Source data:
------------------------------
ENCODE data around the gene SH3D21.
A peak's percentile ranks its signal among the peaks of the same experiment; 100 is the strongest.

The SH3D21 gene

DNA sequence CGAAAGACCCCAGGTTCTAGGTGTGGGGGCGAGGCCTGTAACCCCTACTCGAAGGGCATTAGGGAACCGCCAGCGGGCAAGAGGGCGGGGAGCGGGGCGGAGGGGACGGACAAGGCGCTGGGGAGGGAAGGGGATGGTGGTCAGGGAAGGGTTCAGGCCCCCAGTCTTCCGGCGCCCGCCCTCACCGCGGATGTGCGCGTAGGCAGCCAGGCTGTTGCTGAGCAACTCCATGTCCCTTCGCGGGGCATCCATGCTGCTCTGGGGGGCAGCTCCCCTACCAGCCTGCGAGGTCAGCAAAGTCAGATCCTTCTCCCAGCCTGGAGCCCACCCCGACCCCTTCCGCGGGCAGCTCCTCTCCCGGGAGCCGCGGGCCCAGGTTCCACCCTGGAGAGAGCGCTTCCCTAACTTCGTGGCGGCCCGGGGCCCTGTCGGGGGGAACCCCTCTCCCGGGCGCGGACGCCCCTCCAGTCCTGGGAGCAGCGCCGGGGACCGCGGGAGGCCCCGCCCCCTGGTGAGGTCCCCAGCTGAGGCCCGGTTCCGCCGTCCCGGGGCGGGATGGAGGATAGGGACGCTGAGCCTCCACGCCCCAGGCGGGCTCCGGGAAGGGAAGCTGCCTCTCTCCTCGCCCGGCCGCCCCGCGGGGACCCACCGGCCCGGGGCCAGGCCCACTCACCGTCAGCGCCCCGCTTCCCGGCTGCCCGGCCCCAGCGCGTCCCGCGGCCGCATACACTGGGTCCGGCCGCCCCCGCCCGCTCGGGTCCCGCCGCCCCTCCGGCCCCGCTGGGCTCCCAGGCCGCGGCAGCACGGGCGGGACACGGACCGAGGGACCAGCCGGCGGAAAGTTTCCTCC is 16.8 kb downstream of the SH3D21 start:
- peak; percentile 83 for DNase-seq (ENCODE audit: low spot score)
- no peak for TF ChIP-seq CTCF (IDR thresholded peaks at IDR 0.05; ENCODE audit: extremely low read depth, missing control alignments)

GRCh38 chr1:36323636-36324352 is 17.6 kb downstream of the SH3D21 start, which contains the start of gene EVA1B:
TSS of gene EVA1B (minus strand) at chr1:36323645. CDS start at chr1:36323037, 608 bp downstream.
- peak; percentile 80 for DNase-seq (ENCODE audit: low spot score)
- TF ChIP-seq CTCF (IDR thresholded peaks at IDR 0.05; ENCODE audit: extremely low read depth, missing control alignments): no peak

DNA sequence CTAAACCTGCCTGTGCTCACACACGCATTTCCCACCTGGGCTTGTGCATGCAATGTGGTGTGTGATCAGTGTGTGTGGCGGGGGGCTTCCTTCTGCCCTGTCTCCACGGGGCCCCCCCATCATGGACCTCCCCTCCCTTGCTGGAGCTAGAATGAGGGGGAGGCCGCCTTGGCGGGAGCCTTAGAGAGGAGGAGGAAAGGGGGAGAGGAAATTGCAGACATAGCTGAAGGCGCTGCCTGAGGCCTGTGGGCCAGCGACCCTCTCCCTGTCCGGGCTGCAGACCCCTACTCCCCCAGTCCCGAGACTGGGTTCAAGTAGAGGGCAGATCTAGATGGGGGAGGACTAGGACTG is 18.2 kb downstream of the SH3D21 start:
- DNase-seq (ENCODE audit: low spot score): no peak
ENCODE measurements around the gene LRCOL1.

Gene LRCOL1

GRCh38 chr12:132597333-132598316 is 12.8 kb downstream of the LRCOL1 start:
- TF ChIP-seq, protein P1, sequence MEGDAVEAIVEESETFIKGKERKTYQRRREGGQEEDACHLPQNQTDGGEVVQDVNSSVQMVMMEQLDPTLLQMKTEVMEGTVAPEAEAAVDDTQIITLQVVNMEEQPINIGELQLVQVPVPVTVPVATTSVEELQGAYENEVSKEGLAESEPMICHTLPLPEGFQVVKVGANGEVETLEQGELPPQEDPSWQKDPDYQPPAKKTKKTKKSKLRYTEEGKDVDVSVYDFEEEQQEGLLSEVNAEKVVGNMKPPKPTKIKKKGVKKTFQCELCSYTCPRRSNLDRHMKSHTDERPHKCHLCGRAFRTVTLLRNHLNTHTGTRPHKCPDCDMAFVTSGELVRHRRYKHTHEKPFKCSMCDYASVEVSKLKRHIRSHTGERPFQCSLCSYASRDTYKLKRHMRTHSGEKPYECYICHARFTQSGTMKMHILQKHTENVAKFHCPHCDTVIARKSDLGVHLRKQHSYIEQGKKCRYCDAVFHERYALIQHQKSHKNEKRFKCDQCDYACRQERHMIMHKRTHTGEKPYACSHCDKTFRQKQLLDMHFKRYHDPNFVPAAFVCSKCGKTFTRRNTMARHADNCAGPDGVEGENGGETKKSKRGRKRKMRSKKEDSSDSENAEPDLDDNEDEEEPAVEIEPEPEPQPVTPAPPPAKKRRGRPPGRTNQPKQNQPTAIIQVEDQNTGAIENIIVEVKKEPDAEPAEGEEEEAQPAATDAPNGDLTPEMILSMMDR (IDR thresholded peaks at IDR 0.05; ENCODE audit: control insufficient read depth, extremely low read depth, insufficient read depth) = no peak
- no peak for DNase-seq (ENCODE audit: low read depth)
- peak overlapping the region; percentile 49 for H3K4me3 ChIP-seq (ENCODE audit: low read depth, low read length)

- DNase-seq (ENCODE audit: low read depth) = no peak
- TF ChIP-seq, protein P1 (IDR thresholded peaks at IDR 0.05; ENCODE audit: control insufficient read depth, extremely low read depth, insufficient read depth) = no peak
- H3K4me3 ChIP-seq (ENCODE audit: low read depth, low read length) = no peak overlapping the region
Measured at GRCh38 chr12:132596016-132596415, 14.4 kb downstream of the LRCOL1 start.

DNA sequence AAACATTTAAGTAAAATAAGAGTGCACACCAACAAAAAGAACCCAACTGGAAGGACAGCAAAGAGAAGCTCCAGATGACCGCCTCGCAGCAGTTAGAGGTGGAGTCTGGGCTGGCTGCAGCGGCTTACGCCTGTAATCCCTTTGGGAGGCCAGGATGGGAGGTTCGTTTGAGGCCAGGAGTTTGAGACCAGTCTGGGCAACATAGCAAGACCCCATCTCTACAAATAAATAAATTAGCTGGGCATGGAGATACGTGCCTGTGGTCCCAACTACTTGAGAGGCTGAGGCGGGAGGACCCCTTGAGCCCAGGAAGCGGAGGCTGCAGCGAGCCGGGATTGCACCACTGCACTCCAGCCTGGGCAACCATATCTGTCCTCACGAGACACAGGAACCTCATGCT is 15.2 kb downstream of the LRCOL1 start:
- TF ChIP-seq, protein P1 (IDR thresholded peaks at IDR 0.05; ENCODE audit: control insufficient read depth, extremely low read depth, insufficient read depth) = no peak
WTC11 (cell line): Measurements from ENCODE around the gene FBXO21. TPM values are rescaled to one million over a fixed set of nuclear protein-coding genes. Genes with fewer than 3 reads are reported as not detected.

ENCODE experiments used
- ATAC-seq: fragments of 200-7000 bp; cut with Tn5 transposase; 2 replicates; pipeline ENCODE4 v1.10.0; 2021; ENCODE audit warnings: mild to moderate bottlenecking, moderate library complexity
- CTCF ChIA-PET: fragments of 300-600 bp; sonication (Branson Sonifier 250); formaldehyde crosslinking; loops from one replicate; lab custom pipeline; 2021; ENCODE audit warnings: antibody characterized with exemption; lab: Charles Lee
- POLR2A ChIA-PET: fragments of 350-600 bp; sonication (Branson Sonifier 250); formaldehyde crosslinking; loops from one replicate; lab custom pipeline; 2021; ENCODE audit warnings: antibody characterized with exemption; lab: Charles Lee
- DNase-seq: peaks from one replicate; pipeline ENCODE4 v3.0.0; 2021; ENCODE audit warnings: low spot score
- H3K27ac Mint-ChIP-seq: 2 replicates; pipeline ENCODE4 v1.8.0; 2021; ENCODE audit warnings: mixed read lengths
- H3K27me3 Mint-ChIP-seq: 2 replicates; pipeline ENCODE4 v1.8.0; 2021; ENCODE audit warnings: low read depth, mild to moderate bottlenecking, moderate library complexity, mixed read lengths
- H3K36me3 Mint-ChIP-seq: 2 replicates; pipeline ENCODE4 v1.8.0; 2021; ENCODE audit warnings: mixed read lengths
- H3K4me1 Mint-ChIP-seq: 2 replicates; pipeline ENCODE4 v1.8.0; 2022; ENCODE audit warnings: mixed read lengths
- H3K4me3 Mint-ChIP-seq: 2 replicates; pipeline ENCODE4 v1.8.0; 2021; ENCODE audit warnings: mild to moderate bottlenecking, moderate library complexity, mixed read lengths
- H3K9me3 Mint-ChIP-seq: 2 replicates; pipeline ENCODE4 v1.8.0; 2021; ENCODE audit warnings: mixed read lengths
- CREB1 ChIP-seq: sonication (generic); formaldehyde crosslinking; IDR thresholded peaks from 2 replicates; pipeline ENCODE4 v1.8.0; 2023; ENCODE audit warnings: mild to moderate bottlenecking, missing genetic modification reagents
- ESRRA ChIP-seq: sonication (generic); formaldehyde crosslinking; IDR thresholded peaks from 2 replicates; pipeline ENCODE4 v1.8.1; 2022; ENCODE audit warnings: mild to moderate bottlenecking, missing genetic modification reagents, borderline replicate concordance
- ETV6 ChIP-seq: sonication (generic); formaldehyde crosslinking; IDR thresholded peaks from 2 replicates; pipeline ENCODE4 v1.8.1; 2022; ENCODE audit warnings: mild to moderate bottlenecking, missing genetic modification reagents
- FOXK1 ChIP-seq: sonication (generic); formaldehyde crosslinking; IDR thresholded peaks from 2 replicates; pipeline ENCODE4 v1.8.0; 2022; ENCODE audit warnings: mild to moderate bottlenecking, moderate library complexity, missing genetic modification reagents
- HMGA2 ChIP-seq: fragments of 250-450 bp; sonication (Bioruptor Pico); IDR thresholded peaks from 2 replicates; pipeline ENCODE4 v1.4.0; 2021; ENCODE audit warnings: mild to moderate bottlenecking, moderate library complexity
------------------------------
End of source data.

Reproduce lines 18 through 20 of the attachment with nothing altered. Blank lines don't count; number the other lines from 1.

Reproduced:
- peak overlapping the region; percentile 49 for H3K4me3 ChIP-seq (ENCODE audit: low read depth, low read length)

- DNase-seq (ENCODE audit: low read depth) = no peak
- TF ChIP-seq, protein P1 (IDR thresholded peaks at IDR 0.05; ENCODE audit: control insufficient read depth, extremely low read depth, insufficient read depth) = no peak